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For NFL, Does a Blown Call by Referees Really Matter?

By now, you've heard about the NFL referee drama .

Unless you spent the last 24 hours meditating in the mountains. And even there, you may have heard the collective screams of a nation of football fans.

Wide receiver Golden Tate #81 of the Seattle Seahawks makes a catch in the end zone to defeat the Green Bay Packers on a controversial call by the officials at CenturyLink Field on September 24, 2012 in Seattle, Washington.
Getty Images

On the final play of Monday night's game between the Seattle Seahawks and the Green Bay Packers, a Seahawks pass was called a touchdown when it appeared Green Bay had actually intercepted the ball.

In stunning fashion, the call was upheld, and the Seahawks won the game.

The morning after, the game of professional football has been tainted, but in the world of professional sports—money, sponsorships and television ratings—does it matter?

This all begins with the regular referees, who have been locked out in a labor dispute for months. The replacements have been part of a series of on-field debacles, culminating Monday with a play everyone in America knew was the wrong call.

The morning after, reality sets in.

Television ratings have never been better. Fans still pack stadiums, and advertisers are not complaining. Yet.

Think about it. On a night with a star-studded Emmy Awards ceremony on ABC , Sunday Night Football on NBC drew an average of nearly 20 million fans.

No sponsors are clamoring for lower rates because of the poor quality of the officiating or because of the erosion of the NFL brand because of it.

However, there are some short-term financial losers here.

First, Las Vegas and the betting beyond. The Packers were 3.5 point favorites, and the touchdown reversed the bet, from Green Bay covering to the Packers not covering. In one play — the final play — a lot of people went from winners to losers and vice versa.

Then, there's the locked-out referees. They're not working and not making money. Conventional wisdom dictates that their bargaining was strengthened Monday night.

But, perhaps not. And here's why.

The major sticking point in negotiations seems to be pensions vs. 401K. The league wants to move away from defined pensions, and the referees don't. This is a philosophical issue, and so far, the league has been steadfast.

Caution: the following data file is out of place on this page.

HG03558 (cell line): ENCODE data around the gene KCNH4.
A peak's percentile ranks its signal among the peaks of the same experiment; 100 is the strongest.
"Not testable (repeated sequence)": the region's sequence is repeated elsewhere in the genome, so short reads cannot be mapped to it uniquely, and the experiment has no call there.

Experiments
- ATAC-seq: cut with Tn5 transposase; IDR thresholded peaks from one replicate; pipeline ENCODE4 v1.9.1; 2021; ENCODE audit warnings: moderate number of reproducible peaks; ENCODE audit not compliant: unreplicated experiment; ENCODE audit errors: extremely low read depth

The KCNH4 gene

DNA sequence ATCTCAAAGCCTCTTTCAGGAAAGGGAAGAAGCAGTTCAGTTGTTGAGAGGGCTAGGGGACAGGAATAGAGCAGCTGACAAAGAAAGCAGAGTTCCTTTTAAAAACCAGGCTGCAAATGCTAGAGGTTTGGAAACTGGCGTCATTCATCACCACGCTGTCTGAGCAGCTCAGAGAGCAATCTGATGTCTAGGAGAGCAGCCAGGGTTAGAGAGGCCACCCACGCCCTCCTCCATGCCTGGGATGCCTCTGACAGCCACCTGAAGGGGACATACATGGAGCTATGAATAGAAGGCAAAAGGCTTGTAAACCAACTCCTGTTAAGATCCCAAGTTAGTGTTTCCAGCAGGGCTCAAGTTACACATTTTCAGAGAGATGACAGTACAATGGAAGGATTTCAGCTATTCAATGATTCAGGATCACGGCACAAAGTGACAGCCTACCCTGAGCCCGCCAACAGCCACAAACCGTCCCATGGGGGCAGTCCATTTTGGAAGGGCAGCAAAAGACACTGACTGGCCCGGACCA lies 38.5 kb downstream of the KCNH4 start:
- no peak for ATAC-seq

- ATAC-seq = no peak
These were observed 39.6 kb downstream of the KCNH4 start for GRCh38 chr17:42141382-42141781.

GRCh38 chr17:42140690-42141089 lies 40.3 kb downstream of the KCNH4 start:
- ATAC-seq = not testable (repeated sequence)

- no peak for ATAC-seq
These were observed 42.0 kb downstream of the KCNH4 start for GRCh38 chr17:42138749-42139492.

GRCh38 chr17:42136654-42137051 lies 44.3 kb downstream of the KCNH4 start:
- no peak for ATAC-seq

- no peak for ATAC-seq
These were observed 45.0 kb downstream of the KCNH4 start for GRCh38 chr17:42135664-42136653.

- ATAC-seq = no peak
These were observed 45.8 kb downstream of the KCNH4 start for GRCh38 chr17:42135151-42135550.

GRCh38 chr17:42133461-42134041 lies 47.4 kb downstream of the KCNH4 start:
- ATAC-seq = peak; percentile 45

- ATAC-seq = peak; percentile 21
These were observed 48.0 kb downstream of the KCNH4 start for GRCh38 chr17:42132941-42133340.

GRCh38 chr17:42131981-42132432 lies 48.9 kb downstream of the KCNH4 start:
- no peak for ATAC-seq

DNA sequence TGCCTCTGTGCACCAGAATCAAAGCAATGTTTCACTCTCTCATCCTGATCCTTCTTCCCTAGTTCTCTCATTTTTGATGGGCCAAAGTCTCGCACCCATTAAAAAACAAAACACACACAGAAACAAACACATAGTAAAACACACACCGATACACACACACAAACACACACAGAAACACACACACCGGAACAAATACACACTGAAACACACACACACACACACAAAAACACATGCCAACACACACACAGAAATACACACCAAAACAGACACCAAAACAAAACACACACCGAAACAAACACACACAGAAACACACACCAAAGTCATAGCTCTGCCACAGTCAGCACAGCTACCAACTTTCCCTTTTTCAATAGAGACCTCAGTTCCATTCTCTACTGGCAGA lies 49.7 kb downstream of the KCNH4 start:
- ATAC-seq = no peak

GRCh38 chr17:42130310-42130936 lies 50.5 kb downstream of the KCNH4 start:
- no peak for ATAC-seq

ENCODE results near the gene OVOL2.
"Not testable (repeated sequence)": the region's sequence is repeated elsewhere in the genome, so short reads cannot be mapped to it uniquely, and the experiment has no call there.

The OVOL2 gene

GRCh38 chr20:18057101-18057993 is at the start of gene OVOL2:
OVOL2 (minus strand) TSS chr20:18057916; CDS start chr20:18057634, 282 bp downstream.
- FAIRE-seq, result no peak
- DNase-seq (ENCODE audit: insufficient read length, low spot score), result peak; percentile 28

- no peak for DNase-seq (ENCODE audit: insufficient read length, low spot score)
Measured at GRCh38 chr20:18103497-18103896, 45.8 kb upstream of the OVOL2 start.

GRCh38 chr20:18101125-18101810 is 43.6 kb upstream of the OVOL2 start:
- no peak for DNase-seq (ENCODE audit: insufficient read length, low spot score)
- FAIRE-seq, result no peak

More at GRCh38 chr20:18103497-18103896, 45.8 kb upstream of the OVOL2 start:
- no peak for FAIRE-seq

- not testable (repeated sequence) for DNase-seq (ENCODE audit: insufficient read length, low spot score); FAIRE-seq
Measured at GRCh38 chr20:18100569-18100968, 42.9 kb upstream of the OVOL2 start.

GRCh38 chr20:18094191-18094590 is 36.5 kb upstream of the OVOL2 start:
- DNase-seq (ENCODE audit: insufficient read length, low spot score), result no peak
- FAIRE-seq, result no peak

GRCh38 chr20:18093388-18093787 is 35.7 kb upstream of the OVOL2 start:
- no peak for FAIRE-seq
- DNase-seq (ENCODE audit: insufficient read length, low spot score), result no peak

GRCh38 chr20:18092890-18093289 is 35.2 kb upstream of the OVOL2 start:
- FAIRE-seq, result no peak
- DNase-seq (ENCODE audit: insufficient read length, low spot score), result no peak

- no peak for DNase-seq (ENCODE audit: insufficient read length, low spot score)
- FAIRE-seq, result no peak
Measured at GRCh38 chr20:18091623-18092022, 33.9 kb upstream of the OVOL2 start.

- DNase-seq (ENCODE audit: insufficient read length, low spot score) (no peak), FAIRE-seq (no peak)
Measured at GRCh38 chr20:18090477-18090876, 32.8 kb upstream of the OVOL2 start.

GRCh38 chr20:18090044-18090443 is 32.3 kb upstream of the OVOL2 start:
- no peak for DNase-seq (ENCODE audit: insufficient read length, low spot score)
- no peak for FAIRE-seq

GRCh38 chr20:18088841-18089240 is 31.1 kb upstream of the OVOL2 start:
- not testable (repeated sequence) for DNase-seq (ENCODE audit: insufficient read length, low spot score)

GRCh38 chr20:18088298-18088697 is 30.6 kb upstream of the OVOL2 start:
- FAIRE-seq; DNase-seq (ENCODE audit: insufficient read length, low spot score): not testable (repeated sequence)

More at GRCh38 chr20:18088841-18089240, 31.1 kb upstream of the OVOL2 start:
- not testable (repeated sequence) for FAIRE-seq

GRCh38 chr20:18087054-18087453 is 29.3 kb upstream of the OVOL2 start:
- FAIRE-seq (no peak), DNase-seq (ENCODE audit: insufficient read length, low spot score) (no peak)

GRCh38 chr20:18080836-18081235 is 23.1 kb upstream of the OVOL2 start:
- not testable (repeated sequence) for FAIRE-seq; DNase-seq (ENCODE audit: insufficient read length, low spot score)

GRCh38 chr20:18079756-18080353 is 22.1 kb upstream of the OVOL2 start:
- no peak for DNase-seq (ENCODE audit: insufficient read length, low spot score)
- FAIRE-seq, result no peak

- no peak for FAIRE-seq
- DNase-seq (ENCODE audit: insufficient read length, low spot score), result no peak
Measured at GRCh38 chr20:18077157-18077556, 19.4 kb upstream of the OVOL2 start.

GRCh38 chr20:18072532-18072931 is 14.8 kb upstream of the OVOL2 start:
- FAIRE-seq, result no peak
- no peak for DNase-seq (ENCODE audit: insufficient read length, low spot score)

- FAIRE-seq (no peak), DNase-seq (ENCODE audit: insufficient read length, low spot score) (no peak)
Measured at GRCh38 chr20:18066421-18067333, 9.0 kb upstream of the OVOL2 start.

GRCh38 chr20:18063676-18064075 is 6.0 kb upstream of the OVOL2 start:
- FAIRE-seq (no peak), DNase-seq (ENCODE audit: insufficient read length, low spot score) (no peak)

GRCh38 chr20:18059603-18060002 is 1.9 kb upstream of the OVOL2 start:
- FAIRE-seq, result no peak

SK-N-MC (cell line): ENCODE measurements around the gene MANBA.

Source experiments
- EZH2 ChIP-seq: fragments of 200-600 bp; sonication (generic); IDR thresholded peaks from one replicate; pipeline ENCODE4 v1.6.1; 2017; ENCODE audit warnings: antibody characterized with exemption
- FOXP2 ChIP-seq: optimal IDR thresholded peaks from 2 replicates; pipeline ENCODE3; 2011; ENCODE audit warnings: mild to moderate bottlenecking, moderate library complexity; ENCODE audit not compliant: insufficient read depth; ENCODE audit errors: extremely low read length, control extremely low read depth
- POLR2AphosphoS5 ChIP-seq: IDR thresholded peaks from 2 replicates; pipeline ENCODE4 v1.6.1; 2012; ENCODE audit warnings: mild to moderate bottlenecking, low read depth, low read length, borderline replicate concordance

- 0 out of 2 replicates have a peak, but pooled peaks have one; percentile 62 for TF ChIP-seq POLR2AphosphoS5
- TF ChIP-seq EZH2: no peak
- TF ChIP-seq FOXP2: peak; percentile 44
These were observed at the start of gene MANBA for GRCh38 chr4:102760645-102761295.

The NFL can EASILY absorb any cost it takes to settle with the referees, yet they have not. Why? The league doesn't want to fund pensions in perpetuity for people they (previously) deemed as replaceable.

That's where the vital financial component to this comes in. The ONLY way to exert pressure on the league is if the players and fans do something.

If fans boycott the games, the league would take notice. If the players found a loophole and could do something dramatic without recourse, the league would take notice.

Until that happens, the league isn't under as much pressure as you think.

When the deal is done, fans will actually CHEER the referees (when has THAT happened?), and two weeks later, no one will talk about it anymore...unless the Packers miss the playoffs by a game.

Twitter, as you might imagine, exploded on this issue—and from every walk of life. Here is a sampling.

Jimmy Connors @JimmyConnors : I love the action, but I will never bet on the #NFL again.

Frank Caliendo ?@FrankCaliendo : Personally, i'm so worked up I can't sleep because of the #MNF game. I might never sleep again if i were a @packers player. #nfl

Arian Foster ?@ArianFoster : Drama. Great for business. Godspeed, Ed Hochuli.

LeBron James ?@KingJames: I simply just LOVE the NFL to much to see these mistakes. I'm sick like I just played for the Packers

Troy Aikman ?@TroyAikman : These games are a joke.

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-By CNBC's Brian Shactman